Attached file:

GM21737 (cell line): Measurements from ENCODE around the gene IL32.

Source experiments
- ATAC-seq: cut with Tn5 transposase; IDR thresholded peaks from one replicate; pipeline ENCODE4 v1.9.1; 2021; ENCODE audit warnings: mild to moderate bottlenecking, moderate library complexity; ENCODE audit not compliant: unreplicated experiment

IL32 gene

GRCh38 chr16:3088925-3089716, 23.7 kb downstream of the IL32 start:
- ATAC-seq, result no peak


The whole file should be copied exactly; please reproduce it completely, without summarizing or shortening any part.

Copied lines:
GM21737 (cell line): Measurements from ENCODE around the gene IL32.

Source experiments
- ATAC-seq: cut with Tn5 transposase; IDR thresholded peaks from one replicate; pipeline ENCODE4 v1.9.1; 2021; ENCODE audit warnings: mild to moderate bottlenecking, moderate library complexity; ENCODE audit not compliant: unreplicated experiment

IL32 gene

GRCh38 chr16:3088925-3089716, 23.7 kb downstream of the IL32 start:
- ATAC-seq, result no peak